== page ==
Teamwork: How to reconcile a designer and a layout designer
A frequent complaint of layout designers: “They make an incomprehensible layout! Indents are dancing, headers are of different sizes and styles, elements are falling out of the grid! I don’t want to work with them. ” Designers, at one time, complain that layout designers spoil the layouts.
These complaints are complementary. If you begin to understand the root of the problem, then both will be to blame. How can these two front workers be reconciled?
It is necessary to understand that in most cases both need to change.
1. Use a grid
It’s amazing how many people who call themselves “web designers” ignore this basic element of work. The grid sets a strict horizontal hierarchy for your layout. Most layout designers use ready-made grids or make their own, which gives them high accuracy and speed of layout.
Learn how a grid works like Bootstrap.
If you find it difficult to calculate the column sizes yourself, use a special online calculator.
Consider a 10, 8 or 4 pixel grid. In learning the 8px grid, learning the Material Design concept and this article is great.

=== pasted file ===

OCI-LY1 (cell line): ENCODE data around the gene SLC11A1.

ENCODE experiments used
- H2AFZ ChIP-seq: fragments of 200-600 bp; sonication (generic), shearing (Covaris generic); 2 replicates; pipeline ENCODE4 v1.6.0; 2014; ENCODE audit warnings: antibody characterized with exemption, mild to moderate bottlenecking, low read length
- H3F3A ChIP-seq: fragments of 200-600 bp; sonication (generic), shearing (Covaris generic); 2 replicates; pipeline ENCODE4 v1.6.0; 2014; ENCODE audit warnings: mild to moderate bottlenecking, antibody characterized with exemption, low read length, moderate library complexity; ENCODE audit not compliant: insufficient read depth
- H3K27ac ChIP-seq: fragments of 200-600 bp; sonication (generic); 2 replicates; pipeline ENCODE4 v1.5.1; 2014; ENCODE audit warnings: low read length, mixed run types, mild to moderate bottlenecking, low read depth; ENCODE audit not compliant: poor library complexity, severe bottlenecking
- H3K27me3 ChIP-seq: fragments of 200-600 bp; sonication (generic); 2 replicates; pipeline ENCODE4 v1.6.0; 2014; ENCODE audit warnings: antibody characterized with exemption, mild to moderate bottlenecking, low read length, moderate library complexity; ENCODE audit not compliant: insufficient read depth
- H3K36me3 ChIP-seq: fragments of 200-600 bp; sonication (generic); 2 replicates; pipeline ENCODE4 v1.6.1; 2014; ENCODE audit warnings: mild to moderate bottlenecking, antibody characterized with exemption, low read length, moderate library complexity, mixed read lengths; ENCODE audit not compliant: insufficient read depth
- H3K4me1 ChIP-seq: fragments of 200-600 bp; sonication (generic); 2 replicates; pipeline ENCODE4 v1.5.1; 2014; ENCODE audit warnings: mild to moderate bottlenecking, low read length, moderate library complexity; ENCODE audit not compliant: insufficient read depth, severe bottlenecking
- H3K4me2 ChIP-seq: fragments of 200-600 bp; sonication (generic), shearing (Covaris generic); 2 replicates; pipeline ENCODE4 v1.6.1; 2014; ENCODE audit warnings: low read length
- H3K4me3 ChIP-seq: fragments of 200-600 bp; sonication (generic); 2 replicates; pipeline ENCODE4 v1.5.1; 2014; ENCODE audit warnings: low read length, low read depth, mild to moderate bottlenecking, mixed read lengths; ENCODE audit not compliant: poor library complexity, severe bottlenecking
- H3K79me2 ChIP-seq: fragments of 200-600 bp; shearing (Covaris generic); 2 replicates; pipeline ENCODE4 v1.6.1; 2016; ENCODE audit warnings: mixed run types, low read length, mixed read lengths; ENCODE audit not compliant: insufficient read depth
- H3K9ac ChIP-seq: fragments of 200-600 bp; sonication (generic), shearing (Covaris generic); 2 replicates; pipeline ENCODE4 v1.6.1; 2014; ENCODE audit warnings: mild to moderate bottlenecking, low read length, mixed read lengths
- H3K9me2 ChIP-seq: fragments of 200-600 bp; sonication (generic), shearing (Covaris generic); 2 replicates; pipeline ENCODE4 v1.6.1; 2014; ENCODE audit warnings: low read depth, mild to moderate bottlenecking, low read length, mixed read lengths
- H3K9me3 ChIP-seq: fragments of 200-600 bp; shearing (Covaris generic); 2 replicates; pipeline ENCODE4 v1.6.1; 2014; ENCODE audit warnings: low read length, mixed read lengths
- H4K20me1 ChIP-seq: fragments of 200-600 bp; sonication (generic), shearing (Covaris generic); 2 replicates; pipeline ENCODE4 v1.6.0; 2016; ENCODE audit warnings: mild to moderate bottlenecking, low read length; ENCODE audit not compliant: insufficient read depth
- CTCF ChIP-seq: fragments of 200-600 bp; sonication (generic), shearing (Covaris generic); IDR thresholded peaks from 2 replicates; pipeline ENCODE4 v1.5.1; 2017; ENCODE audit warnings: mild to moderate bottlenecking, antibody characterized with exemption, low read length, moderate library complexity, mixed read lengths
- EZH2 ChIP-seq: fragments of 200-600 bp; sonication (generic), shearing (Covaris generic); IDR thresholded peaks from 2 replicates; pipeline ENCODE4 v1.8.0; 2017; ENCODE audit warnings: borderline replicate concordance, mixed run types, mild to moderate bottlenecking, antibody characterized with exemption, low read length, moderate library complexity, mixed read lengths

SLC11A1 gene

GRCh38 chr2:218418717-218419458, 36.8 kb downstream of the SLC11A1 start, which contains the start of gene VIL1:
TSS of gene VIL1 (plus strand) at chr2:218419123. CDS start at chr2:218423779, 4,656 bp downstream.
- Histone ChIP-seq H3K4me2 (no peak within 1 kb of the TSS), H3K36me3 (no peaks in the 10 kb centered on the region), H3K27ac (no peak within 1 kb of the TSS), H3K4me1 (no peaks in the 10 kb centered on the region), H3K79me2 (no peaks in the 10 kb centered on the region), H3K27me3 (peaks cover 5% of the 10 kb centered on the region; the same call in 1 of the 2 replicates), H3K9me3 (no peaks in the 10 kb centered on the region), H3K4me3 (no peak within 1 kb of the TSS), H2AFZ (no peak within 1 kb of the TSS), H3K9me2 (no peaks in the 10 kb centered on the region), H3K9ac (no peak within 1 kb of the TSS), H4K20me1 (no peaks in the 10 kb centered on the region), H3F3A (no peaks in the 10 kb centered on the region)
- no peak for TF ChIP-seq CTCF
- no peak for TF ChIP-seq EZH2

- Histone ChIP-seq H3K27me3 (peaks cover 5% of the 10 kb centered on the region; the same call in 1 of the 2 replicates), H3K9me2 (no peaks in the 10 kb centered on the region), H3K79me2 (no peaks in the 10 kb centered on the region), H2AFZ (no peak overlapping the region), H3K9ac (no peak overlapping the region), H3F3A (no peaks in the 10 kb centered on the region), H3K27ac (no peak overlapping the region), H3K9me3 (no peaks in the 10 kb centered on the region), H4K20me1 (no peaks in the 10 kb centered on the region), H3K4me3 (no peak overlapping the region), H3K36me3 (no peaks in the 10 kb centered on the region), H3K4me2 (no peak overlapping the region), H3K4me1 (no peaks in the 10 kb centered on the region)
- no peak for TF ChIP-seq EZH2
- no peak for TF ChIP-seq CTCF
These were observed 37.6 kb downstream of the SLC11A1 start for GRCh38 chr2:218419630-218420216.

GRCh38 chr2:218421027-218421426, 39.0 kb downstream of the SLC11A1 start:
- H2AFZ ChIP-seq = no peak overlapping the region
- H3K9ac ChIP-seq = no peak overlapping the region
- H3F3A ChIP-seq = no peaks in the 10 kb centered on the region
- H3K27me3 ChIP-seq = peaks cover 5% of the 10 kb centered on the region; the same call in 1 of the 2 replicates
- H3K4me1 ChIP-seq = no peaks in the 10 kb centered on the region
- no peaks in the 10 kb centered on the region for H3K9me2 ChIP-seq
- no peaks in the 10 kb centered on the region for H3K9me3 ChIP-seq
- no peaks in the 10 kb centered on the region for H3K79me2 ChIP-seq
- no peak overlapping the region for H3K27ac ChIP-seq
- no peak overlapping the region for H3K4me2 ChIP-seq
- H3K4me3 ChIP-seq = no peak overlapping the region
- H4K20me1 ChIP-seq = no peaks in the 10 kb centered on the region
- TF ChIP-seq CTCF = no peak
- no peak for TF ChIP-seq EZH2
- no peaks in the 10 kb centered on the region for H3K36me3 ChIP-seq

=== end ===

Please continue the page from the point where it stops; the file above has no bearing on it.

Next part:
2. Learn the basics of layout
3. Show the states of objects in different states
It often happens that the designer does not show or even tell the layout designer about the hover effects (what they will be when hovering or clicking on an object). In such cases, the layout designer often makes the hover effect the way he sees it in his head.
Don’t make the layout designer think for you. You can show the states of objects like this:
Make one element different from the others and put the hand cursor on top of it.
In the case of modal windows, create a separate layer for it, which can be painlessly hidden, and show, using an example or through a prototype, how the window will appear and disappear.
You can also drag all hover objects to a separate sheet to show their before and after states.
Type all objects in the layout. If this is an Open Sans 1.2em title, then let it be Open Sans 1.2em everywhere. Do the same with buttons, paragraphs, leading and indentation. We are not saying that everything should look the same – no. You should understand that the more typed objects you have, the easier it is for the layout designer to work with them. If you want to fully work with the layout designer, study the Atomic Design + BEM bundle.